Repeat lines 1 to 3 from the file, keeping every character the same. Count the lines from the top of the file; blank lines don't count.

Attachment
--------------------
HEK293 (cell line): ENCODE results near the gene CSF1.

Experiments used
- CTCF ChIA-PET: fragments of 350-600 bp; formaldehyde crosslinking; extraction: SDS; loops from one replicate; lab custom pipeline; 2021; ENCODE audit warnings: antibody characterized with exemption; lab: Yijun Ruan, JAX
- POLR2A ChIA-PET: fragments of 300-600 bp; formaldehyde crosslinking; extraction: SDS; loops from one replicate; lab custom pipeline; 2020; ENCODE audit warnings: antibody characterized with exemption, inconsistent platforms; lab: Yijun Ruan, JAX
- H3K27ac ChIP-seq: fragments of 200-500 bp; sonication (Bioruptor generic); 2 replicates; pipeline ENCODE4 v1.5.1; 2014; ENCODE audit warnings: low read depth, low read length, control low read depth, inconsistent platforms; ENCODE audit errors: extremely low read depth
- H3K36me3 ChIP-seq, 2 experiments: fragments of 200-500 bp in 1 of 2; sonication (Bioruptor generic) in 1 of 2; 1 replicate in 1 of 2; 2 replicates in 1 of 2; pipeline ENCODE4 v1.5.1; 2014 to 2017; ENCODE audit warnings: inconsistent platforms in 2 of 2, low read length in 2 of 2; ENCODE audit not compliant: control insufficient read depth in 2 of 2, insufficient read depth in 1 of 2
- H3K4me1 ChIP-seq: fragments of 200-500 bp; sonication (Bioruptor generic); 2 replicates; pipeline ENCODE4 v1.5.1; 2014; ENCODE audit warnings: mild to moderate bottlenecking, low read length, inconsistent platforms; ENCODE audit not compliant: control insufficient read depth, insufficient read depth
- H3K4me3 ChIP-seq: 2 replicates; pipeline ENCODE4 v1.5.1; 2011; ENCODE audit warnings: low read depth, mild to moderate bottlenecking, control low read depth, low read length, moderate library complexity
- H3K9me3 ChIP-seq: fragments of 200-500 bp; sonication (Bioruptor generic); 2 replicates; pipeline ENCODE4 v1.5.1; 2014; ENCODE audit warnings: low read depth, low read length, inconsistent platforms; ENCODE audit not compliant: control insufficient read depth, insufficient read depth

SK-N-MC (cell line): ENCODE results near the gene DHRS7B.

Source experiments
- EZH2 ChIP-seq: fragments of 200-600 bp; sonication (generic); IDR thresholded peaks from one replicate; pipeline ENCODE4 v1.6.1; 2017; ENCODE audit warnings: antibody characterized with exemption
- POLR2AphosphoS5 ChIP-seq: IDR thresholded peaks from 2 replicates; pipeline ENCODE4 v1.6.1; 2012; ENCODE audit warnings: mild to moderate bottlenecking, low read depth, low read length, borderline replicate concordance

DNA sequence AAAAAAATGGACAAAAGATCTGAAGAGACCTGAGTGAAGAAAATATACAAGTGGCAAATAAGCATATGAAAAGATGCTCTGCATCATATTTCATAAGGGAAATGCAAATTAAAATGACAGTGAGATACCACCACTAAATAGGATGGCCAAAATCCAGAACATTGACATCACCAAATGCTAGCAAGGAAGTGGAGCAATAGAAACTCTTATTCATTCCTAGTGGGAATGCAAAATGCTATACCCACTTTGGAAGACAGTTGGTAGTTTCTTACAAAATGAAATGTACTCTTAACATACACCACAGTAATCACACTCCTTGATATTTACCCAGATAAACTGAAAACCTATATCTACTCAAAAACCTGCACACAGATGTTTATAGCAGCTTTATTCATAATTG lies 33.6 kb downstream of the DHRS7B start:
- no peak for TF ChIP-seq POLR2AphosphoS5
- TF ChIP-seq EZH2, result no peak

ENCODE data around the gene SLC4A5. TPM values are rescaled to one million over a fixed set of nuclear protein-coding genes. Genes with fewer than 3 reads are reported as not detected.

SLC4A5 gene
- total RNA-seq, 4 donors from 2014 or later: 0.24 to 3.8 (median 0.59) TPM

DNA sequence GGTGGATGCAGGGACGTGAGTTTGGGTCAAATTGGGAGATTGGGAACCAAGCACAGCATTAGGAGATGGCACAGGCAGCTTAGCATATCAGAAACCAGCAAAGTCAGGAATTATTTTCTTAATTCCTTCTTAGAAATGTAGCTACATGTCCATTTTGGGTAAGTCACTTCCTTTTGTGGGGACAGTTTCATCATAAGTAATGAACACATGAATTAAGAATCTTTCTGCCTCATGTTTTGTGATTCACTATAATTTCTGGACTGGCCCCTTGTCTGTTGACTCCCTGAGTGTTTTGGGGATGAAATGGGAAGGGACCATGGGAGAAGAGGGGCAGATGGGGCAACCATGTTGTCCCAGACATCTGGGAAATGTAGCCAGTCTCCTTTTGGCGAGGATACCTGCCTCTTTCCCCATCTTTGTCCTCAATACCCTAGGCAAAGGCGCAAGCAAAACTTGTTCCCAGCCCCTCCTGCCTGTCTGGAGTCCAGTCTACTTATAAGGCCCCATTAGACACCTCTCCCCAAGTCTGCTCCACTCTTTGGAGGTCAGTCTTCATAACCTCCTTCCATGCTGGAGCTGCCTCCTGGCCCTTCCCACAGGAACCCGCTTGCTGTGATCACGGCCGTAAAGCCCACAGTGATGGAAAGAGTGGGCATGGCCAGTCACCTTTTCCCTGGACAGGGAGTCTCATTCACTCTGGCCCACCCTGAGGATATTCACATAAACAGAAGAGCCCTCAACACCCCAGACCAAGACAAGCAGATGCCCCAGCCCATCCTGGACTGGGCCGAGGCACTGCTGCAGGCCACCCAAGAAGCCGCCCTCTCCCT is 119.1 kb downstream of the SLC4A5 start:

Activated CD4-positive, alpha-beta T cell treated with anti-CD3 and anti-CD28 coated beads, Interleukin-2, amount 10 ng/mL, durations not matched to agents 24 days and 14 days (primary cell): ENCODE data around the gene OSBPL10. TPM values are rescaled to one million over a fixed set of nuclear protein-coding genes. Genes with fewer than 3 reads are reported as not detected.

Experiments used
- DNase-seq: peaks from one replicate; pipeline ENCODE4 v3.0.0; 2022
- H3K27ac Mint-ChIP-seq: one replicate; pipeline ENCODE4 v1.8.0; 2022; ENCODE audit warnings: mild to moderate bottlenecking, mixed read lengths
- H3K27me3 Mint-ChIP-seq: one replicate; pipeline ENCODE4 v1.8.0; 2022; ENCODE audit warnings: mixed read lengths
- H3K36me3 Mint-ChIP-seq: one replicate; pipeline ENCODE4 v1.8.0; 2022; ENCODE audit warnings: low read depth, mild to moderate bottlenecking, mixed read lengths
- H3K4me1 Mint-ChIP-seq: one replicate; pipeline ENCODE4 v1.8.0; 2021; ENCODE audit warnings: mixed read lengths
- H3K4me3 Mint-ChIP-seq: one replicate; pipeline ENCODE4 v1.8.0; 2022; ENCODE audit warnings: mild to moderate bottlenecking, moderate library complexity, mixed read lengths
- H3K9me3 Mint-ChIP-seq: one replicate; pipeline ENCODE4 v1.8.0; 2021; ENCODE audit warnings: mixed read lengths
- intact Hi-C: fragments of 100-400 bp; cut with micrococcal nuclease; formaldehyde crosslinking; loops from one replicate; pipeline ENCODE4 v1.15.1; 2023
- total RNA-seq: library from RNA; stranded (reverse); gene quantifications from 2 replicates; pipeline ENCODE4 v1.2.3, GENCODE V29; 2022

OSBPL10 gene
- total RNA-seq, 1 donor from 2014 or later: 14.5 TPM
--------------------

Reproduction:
HEK293 (cell line): ENCODE results near the gene CSF1.

Experiments used
- CTCF ChIA-PET: fragments of 350-600 bp; formaldehyde crosslinking; extraction: SDS; loops from one replicate; lab custom pipeline; 2021; ENCODE audit warnings: antibody characterized with exemption; lab: Yijun Ruan, JAX